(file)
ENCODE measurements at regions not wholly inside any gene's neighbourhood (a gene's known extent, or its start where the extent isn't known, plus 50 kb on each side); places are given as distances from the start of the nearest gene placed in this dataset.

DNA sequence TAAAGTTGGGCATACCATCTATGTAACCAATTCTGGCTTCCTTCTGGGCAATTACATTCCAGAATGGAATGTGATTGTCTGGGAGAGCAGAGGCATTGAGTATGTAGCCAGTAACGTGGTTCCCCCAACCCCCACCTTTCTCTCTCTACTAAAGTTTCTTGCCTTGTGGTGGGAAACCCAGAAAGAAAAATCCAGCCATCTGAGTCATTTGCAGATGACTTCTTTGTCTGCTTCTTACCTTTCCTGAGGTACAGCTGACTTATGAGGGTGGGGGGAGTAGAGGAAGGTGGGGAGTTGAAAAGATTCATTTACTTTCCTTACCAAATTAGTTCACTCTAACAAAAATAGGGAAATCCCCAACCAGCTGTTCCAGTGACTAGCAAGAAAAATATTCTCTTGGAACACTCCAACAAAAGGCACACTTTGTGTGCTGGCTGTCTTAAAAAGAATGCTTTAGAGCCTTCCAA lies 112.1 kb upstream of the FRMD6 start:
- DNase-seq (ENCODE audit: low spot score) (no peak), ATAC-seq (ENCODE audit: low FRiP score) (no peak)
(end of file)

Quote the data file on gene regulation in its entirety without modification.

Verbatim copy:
ENCODE measurements at regions not wholly inside any gene's neighbourhood (a gene's known extent, or its start where the extent isn't known, plus 50 kb on each side); places are given as distances from the start of the nearest gene placed in this dataset.

DNA sequence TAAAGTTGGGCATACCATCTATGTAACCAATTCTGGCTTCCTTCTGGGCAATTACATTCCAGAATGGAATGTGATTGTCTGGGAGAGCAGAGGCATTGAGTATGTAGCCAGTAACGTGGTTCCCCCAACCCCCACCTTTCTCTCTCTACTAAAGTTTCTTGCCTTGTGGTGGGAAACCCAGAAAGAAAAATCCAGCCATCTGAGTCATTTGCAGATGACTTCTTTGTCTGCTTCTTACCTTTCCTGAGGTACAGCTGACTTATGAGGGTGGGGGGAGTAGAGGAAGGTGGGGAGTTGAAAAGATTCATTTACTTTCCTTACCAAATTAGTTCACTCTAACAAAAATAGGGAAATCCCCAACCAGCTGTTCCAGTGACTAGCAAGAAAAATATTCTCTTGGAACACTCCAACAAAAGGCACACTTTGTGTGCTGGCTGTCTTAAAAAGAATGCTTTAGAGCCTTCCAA lies 112.1 kb upstream of the FRMD6 start:
- DNase-seq (ENCODE audit: low spot score) (no peak), ATAC-seq (ENCODE audit: low FRiP score) (no peak)